by Kerry Martin
On July 4, it’s important to reflect on the freedoms that our country affords us, not the least of which is the freedom of speech and of the press. I was reminded of my recent trip to Washington, D.C., and a wonderful museum dedicated to the media — the Newseum.
With a look at history through a reporter’s eyes, the Newseum covered the beginning of print journalism, since the invention of the printing press.
It even contained a 1787 copy of The Massachusetts Gazette, which printed the U.S. Constitution after it had been signed.
What I did think was interesting was how the exhibits weren’t meant to glorify the industry with high praise. There were plenty of examples of how investigative journalism helped serve as a watchdog to keep other institutions accountable and protect average citizens, but it also showcased some examples of how yellow journalism and sensationalism have discredited the industry. And of course, it contained a collection of notable examples from history that demonstrated some of the same problems that plague newsrooms today … the rush to publish.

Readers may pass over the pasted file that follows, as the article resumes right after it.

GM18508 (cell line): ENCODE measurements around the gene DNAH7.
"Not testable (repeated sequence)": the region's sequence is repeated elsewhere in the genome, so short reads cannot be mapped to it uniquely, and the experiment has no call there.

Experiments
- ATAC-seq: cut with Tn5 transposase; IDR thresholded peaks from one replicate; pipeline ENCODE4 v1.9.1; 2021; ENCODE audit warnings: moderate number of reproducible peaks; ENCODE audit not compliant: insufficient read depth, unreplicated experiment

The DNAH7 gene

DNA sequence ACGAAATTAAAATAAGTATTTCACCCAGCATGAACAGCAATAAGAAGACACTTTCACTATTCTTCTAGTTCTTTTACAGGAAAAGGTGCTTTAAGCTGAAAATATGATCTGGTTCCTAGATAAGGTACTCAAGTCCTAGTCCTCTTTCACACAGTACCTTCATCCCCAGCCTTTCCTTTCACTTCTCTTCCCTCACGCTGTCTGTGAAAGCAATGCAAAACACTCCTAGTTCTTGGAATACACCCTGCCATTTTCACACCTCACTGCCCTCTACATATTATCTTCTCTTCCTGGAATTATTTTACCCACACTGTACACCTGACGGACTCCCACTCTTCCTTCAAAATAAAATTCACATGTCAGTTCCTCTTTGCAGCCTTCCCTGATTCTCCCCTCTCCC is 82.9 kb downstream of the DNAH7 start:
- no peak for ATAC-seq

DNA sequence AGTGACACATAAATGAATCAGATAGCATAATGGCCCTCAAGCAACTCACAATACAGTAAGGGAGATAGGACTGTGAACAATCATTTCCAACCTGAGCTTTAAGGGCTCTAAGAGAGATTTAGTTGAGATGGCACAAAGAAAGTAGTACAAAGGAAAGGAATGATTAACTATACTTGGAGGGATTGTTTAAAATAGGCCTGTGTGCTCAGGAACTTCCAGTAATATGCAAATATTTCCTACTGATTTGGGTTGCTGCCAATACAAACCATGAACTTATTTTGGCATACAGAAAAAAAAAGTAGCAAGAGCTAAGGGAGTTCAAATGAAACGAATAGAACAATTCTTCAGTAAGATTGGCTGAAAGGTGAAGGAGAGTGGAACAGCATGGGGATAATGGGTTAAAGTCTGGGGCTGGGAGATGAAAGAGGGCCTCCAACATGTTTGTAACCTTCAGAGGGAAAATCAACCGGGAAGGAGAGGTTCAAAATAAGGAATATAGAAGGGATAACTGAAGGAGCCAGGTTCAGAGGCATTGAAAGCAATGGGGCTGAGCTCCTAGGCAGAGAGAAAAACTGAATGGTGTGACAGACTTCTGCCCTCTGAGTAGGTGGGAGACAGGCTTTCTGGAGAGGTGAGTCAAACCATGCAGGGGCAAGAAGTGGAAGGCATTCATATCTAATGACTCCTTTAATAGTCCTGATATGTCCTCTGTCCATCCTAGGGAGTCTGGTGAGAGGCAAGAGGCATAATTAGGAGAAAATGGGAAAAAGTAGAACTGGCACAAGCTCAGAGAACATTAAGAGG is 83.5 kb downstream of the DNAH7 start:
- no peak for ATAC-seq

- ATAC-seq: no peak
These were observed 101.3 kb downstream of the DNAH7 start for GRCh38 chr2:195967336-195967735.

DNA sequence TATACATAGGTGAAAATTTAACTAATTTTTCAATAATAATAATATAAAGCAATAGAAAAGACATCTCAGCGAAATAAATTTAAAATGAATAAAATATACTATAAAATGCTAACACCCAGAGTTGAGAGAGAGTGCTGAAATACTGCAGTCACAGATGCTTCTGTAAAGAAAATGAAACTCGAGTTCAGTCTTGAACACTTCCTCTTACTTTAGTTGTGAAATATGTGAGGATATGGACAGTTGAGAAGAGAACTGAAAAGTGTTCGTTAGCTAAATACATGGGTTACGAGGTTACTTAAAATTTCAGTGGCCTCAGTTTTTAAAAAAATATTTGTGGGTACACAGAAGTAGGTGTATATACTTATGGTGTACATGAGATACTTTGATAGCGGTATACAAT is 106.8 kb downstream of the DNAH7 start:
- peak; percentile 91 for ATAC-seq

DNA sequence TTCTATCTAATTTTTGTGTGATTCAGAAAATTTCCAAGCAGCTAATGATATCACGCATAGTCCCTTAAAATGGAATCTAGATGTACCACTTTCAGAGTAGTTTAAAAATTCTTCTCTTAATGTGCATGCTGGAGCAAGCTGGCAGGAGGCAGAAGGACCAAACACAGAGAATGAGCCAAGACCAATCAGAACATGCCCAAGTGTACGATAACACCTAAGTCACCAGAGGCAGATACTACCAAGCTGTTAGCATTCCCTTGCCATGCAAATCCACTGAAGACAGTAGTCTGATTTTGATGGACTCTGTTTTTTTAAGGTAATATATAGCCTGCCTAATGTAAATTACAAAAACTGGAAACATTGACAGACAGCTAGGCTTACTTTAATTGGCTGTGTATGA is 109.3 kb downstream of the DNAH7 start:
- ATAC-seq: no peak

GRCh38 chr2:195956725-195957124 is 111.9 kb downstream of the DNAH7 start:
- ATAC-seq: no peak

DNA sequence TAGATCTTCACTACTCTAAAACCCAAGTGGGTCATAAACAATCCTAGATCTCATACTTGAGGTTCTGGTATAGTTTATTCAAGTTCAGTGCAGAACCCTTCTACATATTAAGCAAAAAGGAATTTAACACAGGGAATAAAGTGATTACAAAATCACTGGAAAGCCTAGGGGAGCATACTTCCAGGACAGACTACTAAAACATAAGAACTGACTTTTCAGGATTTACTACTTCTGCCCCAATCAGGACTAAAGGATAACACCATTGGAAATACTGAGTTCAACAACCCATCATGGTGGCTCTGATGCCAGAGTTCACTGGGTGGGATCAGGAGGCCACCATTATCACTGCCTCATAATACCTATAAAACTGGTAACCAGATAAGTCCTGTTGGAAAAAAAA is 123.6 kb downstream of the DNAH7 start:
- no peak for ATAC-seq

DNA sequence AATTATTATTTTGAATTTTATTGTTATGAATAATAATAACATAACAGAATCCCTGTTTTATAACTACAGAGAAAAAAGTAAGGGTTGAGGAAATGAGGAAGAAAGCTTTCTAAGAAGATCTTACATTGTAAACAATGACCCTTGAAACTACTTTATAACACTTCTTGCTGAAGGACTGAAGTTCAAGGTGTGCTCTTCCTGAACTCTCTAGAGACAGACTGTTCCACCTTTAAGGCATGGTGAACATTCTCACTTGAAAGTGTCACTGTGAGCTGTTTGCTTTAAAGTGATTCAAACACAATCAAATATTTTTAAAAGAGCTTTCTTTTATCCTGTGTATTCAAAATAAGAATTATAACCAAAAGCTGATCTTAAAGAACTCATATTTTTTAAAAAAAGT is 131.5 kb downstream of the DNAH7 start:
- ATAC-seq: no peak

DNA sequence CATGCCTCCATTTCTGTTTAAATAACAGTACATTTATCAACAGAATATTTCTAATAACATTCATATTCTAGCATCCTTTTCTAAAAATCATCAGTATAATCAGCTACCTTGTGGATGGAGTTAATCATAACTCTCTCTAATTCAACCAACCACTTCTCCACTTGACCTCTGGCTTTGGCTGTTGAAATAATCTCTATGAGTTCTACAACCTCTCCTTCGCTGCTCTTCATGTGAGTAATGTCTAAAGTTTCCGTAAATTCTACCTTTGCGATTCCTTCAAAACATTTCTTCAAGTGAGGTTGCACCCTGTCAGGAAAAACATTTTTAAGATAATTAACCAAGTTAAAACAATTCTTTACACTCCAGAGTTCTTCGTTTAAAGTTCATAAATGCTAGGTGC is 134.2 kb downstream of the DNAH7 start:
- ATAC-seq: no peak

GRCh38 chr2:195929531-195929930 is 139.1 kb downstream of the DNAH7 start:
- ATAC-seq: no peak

While we oftentimes comment on the state of the media industry throughout this blog, it’s important to remember the role of journalism in our society, both for sharing news and also sharing viewpoints. The freedom of speech and of the press doesn’t always provide us with the right content or perspectives that we agree with, but it is that freedom that makes this country great.